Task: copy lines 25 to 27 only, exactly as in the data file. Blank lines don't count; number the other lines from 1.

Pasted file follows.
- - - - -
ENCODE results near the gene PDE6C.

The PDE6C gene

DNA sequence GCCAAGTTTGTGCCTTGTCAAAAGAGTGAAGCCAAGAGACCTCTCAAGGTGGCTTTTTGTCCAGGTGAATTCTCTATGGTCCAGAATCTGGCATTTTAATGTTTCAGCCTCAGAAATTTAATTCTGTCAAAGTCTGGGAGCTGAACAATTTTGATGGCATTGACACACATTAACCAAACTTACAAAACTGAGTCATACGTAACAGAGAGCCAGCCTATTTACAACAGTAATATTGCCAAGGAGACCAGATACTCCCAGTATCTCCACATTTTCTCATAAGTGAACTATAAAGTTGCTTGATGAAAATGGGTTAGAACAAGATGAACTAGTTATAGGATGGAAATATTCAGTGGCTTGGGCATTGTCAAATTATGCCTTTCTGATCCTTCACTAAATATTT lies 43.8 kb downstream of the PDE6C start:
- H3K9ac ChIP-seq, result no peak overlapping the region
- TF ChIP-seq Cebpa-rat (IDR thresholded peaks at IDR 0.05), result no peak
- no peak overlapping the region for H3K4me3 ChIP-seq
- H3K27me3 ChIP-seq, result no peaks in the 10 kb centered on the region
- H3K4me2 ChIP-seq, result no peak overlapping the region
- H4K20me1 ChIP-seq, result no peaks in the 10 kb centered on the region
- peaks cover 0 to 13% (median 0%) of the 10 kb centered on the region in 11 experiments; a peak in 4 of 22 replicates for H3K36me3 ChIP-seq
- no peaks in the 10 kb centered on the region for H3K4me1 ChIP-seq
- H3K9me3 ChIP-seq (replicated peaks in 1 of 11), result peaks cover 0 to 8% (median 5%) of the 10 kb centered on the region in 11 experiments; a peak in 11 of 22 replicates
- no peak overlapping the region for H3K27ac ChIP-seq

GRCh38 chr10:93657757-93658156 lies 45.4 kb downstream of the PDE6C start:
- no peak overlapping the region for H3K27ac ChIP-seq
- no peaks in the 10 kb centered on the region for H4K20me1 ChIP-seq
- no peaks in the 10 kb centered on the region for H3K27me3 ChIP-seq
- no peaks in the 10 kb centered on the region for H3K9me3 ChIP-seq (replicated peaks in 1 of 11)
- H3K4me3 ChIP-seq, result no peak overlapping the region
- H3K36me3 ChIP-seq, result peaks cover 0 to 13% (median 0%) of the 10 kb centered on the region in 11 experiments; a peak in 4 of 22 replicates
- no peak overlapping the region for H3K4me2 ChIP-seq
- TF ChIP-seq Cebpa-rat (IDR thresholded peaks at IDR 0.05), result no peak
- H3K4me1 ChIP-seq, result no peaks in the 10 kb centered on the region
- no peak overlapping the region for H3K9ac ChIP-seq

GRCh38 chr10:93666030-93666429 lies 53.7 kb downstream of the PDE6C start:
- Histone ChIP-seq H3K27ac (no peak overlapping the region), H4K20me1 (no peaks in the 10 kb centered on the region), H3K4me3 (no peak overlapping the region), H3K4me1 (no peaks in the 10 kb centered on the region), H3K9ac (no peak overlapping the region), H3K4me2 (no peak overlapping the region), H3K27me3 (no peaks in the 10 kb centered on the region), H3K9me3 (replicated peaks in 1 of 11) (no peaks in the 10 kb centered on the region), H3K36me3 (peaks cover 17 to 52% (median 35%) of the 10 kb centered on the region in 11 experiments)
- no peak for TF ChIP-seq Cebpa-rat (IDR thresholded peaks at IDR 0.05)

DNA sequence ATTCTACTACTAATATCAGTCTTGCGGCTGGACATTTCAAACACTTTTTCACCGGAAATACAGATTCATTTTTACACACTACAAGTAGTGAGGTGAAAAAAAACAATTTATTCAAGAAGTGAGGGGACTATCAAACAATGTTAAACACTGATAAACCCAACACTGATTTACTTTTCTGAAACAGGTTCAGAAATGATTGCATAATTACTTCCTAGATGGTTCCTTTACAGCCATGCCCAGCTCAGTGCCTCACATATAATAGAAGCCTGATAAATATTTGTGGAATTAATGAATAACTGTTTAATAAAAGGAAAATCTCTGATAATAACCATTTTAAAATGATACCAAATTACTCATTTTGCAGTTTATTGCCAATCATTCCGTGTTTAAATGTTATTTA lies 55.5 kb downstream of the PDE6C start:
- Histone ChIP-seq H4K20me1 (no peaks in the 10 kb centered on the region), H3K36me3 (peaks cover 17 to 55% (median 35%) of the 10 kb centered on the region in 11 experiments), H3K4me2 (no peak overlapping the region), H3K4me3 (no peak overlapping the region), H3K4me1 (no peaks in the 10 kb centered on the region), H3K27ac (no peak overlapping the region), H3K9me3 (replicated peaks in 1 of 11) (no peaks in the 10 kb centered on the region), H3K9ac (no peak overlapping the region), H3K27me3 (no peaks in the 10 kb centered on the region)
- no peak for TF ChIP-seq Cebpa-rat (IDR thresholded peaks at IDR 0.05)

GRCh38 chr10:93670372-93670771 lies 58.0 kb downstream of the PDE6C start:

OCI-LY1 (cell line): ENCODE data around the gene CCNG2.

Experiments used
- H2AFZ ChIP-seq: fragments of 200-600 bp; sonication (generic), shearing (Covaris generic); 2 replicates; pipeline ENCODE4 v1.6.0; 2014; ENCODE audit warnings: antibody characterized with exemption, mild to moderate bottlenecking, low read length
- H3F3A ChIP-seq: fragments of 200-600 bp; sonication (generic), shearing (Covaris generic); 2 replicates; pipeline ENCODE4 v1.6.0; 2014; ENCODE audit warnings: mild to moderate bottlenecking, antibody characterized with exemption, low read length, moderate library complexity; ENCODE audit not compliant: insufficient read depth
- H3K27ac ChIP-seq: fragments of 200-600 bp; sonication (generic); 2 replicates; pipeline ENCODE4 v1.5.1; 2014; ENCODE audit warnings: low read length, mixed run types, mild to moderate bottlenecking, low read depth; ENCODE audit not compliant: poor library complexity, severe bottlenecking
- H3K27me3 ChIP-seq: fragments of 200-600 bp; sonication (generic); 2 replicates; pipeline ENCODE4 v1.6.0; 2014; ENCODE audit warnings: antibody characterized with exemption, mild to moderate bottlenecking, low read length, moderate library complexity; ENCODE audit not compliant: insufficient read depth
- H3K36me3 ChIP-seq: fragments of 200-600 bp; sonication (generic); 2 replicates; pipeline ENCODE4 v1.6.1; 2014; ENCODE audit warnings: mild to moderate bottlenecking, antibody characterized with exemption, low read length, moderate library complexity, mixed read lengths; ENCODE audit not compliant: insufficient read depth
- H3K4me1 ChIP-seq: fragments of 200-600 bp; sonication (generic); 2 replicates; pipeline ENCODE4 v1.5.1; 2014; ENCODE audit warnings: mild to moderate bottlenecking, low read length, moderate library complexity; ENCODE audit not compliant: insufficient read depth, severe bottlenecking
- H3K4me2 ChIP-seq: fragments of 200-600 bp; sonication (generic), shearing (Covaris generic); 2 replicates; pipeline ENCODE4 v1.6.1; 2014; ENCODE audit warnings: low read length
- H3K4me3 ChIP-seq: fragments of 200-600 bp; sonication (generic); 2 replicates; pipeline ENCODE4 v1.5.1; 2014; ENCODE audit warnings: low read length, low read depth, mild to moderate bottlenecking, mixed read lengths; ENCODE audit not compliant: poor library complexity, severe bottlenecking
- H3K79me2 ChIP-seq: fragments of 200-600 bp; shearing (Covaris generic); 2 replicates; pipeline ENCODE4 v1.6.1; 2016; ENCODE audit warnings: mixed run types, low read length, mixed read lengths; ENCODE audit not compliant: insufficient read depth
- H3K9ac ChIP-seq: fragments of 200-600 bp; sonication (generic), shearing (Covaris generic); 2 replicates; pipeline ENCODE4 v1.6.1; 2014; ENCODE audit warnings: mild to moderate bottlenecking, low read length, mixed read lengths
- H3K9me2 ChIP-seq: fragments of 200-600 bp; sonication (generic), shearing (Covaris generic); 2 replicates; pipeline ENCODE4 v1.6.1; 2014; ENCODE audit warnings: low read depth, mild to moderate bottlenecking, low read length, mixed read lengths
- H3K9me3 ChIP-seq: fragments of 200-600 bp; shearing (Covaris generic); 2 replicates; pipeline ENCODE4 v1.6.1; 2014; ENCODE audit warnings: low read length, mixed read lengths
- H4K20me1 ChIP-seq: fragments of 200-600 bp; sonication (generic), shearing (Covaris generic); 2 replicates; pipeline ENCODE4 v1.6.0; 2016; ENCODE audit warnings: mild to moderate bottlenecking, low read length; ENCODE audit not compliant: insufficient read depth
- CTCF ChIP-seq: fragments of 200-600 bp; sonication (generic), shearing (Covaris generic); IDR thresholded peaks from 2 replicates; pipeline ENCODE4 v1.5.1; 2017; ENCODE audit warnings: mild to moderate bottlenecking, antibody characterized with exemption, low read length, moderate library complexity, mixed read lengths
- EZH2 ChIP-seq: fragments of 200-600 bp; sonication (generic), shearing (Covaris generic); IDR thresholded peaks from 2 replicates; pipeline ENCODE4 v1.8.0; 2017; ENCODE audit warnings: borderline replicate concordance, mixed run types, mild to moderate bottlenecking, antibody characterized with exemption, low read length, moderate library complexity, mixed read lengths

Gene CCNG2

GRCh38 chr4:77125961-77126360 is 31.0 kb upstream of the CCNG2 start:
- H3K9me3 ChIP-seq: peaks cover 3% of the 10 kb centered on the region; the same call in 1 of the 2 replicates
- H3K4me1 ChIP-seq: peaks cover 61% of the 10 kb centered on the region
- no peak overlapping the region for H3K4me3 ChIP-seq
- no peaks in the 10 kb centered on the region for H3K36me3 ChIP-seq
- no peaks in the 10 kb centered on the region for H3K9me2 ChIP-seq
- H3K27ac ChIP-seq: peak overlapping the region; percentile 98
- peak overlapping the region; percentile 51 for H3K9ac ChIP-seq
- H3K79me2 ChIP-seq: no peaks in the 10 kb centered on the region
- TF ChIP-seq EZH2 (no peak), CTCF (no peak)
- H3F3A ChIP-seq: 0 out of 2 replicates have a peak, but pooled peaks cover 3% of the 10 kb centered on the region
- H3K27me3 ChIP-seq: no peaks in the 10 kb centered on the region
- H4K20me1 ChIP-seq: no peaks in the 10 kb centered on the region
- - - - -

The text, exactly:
GRCh38 chr10:93666030-93666429 lies 53.7 kb downstream of the PDE6C start:
- Histone ChIP-seq H3K27ac (no peak overlapping the region), H4K20me1 (no peaks in the 10 kb centered on the region), H3K4me3 (no peak overlapping the region), H3K4me1 (no peaks in the 10 kb centered on the region), H3K9ac (no peak overlapping the region), H3K4me2 (no peak overlapping the region), H3K27me3 (no peaks in the 10 kb centered on the region), H3K9me3 (replicated peaks in 1 of 11) (no peaks in the 10 kb centered on the region), H3K36me3 (peaks cover 17 to 52% (median 35%) of the 10 kb centered on the region in 11 experiments)
- no peak for TF ChIP-seq Cebpa-rat (IDR thresholded peaks at IDR 0.05)